plus up to 150 additional days of electronic home monitoring. Under the statute,
a DUI conviction in Washington can result in suspension or revocation of your license
from 90 days to four years. To reinstate a driving privilege after a DUI conviction,
the Department of Licensing may require the driver to install an ignition interlock
device in the vehicle for between one and ten years. For people with certain prior
offenses, or with injuries, a DUI can become a felony charge.
DUI convictions also carry a heavy economic impact on people convicted of this crime.
In addition to Misdemeanor fines of up to $5,000, with minimum fines starting at
more than $850 plus additional court costs and assessments, substantial additional
costs are associated with electronic home monitoring, installing and renting ignition
interlock devices, and mandatory alcohol assessment, treatment, supervision and other
Can a DUI charge turn into a felony conviction?
Yes. For persons with four or more offenses within a ten year period, or with certain
prior offenses, Washington law turns a DUI conviction into a felony. Convicted felons
face serious consequences including loss of civil rights and discrimination in employment
and housing. A felony conviction can cause loss of voting rights, restrictions on
your ability to travel to other countries, and loss of the right to possess or own
Can a DUI conviction be removed from my criminal record?
No. In Washington, the laws that permit vacating and sealing criminal records do
not allow DUI convictions to be vacated and sealed. However, a lesser charge obtained
by your attorney in the process of plea bargaining may well qualify at a later date
to be vacated and sealed from the public eye. When the only convictions on a person’s
record have been vacated and sealed, the person can subsequently, truthfully say
that they have never been convicted of any crime. In many cases with a first offense
and a relatively low BAC, lesser charges of Negligent Driving I or Reckless Driving
may be obtained and those charges would typically qualify to be vacated and sealed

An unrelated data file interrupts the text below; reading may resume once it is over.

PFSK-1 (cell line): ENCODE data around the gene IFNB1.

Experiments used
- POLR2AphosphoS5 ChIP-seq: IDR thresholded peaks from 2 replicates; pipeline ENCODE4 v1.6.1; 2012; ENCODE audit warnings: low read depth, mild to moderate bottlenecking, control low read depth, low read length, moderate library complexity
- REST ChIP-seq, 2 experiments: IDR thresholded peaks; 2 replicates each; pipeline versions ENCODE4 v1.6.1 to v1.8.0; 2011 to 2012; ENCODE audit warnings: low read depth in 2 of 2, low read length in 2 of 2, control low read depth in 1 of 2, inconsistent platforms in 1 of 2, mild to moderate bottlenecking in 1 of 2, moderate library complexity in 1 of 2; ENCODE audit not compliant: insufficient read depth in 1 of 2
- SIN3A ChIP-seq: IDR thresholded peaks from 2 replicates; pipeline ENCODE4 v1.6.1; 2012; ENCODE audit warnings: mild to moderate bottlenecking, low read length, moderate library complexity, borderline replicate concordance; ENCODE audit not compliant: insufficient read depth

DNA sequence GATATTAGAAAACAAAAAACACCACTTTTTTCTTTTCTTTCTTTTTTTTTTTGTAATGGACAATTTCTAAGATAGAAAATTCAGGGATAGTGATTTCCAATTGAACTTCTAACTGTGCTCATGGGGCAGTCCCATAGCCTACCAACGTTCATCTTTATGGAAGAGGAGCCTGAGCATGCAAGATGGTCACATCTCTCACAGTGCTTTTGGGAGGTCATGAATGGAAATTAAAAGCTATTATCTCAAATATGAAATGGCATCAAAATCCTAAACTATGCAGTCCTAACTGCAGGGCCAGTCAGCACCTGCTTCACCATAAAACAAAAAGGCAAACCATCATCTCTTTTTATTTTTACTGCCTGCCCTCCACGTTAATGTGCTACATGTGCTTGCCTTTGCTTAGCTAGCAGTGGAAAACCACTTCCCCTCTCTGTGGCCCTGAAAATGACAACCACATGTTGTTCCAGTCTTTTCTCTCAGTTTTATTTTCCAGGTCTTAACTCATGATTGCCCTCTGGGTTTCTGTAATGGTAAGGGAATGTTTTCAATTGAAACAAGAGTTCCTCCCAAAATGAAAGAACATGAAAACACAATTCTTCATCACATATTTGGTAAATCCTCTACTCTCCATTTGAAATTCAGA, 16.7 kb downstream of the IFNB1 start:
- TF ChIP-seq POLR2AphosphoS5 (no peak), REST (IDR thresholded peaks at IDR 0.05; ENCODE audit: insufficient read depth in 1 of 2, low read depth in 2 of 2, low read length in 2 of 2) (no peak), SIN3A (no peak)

after a waiting period.
Are there any defenses to driving under the influence?
There are a number of possible legal defenses that an experienced DUI defense lawyer
will explore. Each case is different, but typically we scrutinize the whole process,
looking for deficiencies in the state's case from beginning to end, including: the
legality of the traffic stop, whether and how field sobriety tests were performed,
the legality of any statements obtained, whether the breath or blood tests were performed
in compliance with the law, whether there are any laws used to obtain evidence or
otherwise related to the charges are unconstitutional or defective, whether the equipment
used to perform the tests was in disrepair and whether proper maintenance and calibration
were performed, and whether any external factors, such as medical conditions or issues
with the machine, possibly affected the test results in the individual case.
Depending on these and more factors, a person may have one or more defenses that
a skilled DUI attorney can use to obtain the best possible results. At the Law Office
of Nicole T. Dalton, PLLC, we closely scrutinize the whole process and use any legal
defense we can find to give our clients the best shot at a good outcome in their
cases. If you have been arrested for DUI or a driving or alcohol related offense
in Southwest Washington, don’t hesitate to contact the Law Office of Nicole T. Dalton
to find out more about your rights and your options. We are here to help.